Presidential election puts Medicare back in the spotlight
The first reason is the Baby Boomer vote. More than 72 million Baby Boomers will be 65, or Medicare reliant by 2030. In the 2008 presidential election year, there were 169 million registered voters. Based on these statistics, Baby Boomers make up a significant percentage of the voting base for the 2012 Presidential election and they’re concerned about retirement and healthcare after retirement.
After we’ve determined that an influential and large population has a vested interest in the topic of Medicare, we come upon the second reason that Medicare has become such a controversial topic and it has to do with another political hot button issue, National Healthcare Reform. National Healthcare Reform has been a countrywide issue since Obama took office in 2008. Medicare cuts, “death panels” and other sordid Medicare coverage changes have been in and out of the news over the past years. National Healthcare Reform did include some provisions to make changes to Medicare and those changes have been debated in the public forum, making Medicare a dinner-table topic in much of America.
The final reason that Medicare has taken off as a front running debate topic is because it’s always been on the table. As with other entitlements, Medicare is often a target of spending cuts. Medicare reform and restructuring has long been a topic of discussion. Medicare fraud has been running rampant for years with little to no restraints. Medicare reimbursements are low so providers have found ways to bill for higher services or bill more than once for the same services. The flaws in the Medicare system are causing providers to reconsider accepting Medicare, leaving beneficiaries to either find new providers or navigate the claim submission system on their own.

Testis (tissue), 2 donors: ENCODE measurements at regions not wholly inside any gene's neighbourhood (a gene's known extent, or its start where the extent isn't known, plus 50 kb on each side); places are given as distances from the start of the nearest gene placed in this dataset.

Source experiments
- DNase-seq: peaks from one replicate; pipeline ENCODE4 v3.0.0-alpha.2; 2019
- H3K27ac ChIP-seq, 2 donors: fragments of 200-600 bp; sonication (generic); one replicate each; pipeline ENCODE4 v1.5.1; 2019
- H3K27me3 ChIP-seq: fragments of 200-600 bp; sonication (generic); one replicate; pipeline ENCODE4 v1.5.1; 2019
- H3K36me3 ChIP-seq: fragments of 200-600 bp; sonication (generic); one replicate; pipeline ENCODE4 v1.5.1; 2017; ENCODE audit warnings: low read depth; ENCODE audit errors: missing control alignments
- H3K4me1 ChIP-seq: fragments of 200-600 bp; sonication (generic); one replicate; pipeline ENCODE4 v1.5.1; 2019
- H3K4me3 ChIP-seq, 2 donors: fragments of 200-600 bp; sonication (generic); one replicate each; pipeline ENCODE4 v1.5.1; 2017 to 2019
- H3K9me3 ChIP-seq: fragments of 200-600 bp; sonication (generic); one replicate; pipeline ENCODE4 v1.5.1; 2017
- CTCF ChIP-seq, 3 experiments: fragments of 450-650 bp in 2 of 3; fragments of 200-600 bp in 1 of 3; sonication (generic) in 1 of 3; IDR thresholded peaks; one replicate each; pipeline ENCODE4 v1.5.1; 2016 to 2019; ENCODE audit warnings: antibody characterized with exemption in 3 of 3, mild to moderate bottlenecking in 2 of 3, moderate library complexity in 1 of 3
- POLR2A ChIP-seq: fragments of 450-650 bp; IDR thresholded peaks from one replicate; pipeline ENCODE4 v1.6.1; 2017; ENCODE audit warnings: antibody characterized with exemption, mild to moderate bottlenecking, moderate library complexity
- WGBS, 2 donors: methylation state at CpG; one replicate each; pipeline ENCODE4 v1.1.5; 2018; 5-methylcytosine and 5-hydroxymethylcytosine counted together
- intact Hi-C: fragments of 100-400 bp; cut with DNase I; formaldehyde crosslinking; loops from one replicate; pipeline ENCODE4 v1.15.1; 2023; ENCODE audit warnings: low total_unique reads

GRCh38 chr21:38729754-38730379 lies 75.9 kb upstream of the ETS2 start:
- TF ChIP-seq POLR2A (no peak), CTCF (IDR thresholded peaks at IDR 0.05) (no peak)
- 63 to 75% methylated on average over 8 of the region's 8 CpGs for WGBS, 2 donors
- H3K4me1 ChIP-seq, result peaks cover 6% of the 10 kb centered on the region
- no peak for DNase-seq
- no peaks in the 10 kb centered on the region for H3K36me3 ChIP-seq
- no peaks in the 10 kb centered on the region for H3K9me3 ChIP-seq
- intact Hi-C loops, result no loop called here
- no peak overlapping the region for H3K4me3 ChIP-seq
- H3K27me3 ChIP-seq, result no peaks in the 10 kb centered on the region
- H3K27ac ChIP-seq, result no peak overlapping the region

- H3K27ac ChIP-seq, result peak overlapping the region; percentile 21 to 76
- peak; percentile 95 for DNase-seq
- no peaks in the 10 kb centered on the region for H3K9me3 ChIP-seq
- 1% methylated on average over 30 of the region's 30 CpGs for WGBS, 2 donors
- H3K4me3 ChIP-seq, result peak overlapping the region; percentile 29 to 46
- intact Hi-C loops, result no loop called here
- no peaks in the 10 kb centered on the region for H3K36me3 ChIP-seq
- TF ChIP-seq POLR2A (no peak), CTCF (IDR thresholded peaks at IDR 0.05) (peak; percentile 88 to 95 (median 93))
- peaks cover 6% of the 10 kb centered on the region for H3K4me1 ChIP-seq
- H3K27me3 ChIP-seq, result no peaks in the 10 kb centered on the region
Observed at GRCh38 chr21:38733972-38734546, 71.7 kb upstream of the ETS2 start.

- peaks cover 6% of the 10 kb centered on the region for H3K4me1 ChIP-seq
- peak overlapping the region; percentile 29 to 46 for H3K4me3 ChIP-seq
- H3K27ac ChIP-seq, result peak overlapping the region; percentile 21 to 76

As more Baby Boomers join or become closer to joining Medicare, they want answers and solutions to these problems. This generation is going to demand changes to the system and each candidate needs to voice what they think these changes should be.
So here it is Medicare, your time to shine in the very public, primetime arena; the big question is after all of this talk, is anything really going to change?
About the Author
Alyssa Martin is a Vice President at William Gallagher Associates (WGA,) providing proactive service, effective decision-making and advanced problem-solving capabilities to a number of national clients in the mid-sized to large markets. She also works with key WGA clients to assist their employees with their individual Medicare choices as they are approaching retirement.